Building a tree for the CryEngine2

1. Introduction:

In this tutorial I’ll talk a little about the method I follow when building trees for Crysis (or rather the CryEngine 2), from modeling to texturing. I use Maya 2011 and the MayaCGF plugin I wrote to export my models to Sandbox2.

2. Structure:

First, make sure you have a goal to reach. By this I mean do some research before you tackle modeling a tree, or else it can become a grueling and unrewarding task. I know, I tried! Usually I place an image plane in the front view camera with a picture or drawing of the specific tree I have in mind. It helps me knowing where I’m going and judging when I’m getting near the finish line.

The model is roughly composed of the main trunk and branches (which are modeled as separate pieces) and the leaves and dry branches (which are simple textured polygons). The physics proxy is important if you don’t want to be able to walk right through your trees!

The trunk’s topology can be simplified the farther away it gets from the player.

Also, note that a good trick to avoid easily spotting repeating details on your trunk texture is to to skew uniformly the UVs. As you can see, the repeating patterns on the image on the left are much more noticeable than the one on the right.

If there’s enough room on your leaves texture, it’s nice to include some smaller “features” like stumps or fungus, which you can then use to break monotony on your trunk.

3a. Textures:

In general, I tend to use 2k textures (meaning 2048*2048) unless the model’s really small. The bark texture for the trunk is 1024*2048, which works well as it’s a cylindrical object. Not featured in the below picture is the normal map for the trunk.

So we have the trunk diffuse map (1), then the leaves and features diffuse map (2 and 2bis), the alpha map stored in the alpha channel of the diffuse map (3) and finally the normal map, which can also include displacement data in the alpha channel (4). I use CrazyBump for all my normal mapping needs as it’s a great and simple tool to use. I almost forgot the specular map (5) and also the opacity map (6).

NOTE: The (2bis) picture illustrates the “masking concept”. Basically when you play with the alphaTest slider of the material in Sandbox2, the direct surroundings of your alpha-mapped texture can bleed into the edges of the leaves. So by selecting the leaves and growing the selection by 2 or 3 pixels you can create a dark mask level just under the main one to “fatten” the silhouette.

Here is an example of the leaves being strongly back-lit by the sun; you can see that with the opacity map the structure of the branch actually blocks out the light, only letting it through the thinner parts of the leaves, whereas without it the overall branch looks uniformly bright.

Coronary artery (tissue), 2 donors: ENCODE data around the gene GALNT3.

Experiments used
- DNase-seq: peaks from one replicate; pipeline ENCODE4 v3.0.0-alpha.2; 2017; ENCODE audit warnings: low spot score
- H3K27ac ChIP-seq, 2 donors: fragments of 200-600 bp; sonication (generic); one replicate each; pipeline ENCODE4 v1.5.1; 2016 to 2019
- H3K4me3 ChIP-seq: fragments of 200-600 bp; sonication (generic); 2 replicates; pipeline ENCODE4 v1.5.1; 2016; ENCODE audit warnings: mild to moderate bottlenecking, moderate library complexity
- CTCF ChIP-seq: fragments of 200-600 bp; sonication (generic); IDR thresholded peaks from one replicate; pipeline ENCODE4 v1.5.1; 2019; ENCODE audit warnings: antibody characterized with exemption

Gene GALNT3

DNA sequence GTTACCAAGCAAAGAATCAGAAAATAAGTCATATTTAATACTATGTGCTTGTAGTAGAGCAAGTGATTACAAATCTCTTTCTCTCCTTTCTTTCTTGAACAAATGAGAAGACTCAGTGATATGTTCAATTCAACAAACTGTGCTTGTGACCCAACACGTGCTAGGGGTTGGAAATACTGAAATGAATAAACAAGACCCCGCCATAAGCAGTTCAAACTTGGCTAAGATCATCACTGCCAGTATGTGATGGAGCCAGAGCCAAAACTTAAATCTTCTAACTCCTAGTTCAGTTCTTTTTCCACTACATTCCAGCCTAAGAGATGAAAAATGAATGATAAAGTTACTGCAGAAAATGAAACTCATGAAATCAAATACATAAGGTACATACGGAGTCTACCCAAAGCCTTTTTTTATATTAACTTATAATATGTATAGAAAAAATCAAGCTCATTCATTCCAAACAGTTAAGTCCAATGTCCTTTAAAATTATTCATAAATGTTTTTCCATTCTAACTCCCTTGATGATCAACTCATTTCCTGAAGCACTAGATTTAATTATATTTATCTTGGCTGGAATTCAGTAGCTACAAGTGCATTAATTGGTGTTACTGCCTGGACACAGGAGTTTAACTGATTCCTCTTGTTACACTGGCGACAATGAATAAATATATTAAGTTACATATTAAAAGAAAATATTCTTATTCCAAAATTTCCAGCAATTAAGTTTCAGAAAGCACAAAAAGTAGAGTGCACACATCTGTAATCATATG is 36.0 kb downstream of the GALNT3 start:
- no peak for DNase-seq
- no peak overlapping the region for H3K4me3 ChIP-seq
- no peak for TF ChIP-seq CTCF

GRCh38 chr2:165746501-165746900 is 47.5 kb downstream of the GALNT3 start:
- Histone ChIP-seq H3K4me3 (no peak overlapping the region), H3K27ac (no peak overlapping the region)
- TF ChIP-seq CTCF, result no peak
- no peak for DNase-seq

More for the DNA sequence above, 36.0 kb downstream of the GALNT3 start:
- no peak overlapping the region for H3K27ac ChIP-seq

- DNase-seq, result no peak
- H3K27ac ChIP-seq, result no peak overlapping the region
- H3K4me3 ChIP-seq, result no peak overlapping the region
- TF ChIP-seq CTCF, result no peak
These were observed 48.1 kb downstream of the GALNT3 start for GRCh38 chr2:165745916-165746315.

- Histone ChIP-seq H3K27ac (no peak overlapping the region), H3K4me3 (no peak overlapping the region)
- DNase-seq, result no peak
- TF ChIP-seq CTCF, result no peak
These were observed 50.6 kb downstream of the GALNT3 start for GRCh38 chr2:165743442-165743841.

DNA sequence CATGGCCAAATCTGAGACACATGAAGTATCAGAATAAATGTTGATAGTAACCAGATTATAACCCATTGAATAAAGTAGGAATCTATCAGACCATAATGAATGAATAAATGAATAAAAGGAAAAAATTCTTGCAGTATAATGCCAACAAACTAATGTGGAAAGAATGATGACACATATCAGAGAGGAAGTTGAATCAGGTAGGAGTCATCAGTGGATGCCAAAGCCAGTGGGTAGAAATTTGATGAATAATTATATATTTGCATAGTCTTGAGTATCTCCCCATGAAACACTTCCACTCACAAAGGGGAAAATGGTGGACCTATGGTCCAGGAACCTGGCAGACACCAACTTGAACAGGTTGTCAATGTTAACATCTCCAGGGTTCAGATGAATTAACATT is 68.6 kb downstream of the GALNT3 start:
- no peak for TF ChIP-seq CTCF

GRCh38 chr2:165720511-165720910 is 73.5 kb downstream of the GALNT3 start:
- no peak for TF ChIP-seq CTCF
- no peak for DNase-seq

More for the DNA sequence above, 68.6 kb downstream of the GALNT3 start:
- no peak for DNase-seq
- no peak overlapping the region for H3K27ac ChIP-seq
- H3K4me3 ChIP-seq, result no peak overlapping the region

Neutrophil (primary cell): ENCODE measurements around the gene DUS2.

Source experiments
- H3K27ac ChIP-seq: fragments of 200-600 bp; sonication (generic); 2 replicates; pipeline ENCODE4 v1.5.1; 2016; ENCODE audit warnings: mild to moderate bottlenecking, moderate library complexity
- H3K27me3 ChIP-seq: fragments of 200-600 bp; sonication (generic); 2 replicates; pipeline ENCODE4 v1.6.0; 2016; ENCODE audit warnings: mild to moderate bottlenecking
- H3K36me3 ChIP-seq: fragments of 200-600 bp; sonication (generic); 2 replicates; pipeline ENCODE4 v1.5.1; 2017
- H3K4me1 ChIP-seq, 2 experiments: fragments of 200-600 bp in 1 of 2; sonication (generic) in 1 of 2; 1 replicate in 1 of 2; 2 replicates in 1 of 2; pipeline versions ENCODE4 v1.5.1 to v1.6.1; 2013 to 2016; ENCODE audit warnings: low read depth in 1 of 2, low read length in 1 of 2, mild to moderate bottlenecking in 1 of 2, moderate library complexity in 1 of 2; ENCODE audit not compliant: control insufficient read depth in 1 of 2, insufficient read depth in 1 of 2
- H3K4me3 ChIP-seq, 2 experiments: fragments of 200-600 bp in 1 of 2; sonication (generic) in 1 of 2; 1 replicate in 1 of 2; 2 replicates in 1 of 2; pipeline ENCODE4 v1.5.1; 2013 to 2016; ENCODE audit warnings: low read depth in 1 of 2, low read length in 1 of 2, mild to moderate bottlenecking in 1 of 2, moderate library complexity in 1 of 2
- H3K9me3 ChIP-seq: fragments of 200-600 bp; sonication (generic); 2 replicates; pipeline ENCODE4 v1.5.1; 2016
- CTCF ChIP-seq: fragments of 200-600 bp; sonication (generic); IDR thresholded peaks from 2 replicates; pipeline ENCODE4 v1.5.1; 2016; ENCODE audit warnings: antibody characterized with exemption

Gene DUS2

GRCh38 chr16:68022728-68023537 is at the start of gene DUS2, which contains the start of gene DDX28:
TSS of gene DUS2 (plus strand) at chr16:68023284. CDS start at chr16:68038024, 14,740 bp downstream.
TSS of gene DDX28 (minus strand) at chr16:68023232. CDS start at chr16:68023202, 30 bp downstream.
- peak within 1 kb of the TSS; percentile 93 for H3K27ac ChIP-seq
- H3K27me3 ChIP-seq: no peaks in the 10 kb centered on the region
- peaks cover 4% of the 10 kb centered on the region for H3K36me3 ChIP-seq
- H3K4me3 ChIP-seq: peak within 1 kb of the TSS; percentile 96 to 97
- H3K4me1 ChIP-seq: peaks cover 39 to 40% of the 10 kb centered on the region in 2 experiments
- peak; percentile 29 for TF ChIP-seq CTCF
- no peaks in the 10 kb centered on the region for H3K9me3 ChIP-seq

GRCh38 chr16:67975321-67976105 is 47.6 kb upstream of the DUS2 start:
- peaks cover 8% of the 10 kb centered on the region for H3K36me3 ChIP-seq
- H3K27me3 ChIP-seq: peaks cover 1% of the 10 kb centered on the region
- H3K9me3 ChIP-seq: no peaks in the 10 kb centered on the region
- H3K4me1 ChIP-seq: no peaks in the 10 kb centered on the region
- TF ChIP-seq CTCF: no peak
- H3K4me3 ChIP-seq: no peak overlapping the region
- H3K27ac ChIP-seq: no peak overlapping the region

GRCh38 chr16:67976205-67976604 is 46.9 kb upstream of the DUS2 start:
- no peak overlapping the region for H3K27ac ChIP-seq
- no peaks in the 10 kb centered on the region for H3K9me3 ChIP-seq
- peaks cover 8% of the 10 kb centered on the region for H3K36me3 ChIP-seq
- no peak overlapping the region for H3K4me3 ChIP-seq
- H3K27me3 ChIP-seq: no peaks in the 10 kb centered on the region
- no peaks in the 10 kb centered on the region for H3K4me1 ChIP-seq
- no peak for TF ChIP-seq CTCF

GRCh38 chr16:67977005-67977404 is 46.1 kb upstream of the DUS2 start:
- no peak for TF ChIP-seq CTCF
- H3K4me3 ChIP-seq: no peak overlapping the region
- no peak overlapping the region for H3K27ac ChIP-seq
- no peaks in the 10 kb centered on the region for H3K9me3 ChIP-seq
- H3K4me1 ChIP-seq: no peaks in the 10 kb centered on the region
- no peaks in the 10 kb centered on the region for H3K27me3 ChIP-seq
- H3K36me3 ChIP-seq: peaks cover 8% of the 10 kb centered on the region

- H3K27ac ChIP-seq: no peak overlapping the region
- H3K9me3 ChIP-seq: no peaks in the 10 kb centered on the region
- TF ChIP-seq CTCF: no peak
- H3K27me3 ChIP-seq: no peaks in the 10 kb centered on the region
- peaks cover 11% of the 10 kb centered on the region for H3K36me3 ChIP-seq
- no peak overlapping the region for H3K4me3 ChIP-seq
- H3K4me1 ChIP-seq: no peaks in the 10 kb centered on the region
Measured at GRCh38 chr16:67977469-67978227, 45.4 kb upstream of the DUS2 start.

3b. Vertex Color:

Vertex color is the way you tell the CryEngine2 how the leaves should bend in the wind (this is all procedural). Roughly, red is for the edges, green for the overall up/down effect and blue will keep the vertices still.

Vertex color is the way you tell the CryEngine2 how the leaves should bend in the wind (this is all procedural). Roughly, red is for the edges, green for the overall up/down effect and blue will keep the vertices still.

Don’t forget that as you export your CGF file with the “Combined Object” option (mandatory for trees and bushes), you have to make sure each mesh has proper vertex color assigned to it. By default, Maya sets vertex color to black. So you should make sure you select all the meshes making up the tree model (besides the leaves which have specific colors, as mentioned earlier), show the vertex color and flood white on everything. If you don’t do that, some parts of the tree will turn up pitch black!

Below is an example showing how a darker color on the trunk’s bottom vertices can help to integrate it better with the soil. (Of course it would be best to use grass and smart textures on the ground too!)

4. Physics:

Here you can see two different types of shaders. The yellow one is the “solid” one (cryShading set to “Physics”). The green one is set to “Obstruct”; it means it’s not a physical proxy but just one that the AI won’t be able to see through. The simpler the mesh the better of course.

5. Exporting:

Use the “Combined” option in MayaCGF when you export your tree model. If not, the physics settings won’t be applied to the vegetation instances (although it’ll still be applied to the brush itself).

And voila, you’ve got a forest! :)

  1. Julien
    March 27th, 2012 at 09:50 | #1

    Thank you so much for sharing this.
    This is very informative.

    The tree look really stunning.

  2. Ceylonfarmer
    August 23rd, 2012 at 05:08 | #2

    Will this work on ce3?

  3. Seith
    August 23rd, 2012 at 07:16 | #3

    Yes, I think it should.

  4. August 31st, 2012 at 03:22 | #4

    I’m curious about the leaves.
    Is there only 1 empty and 1 branch full of leaves in the whole thing?
    If so, how do you get variations?
    Are they placed procedurally?
    Your work is great. Thanks for the tutorial.

  5. Seith
    August 31st, 2012 at 08:07 | #5

    Yes Mitch, there is a dry branch and a leafed one on the same texture. The variations come from the way the poly plane vertices are splayed. And those branches are all painfully placed by hand in Maya to get the most pleasing result when looking up from ground level. Not just from a bird’s eye view.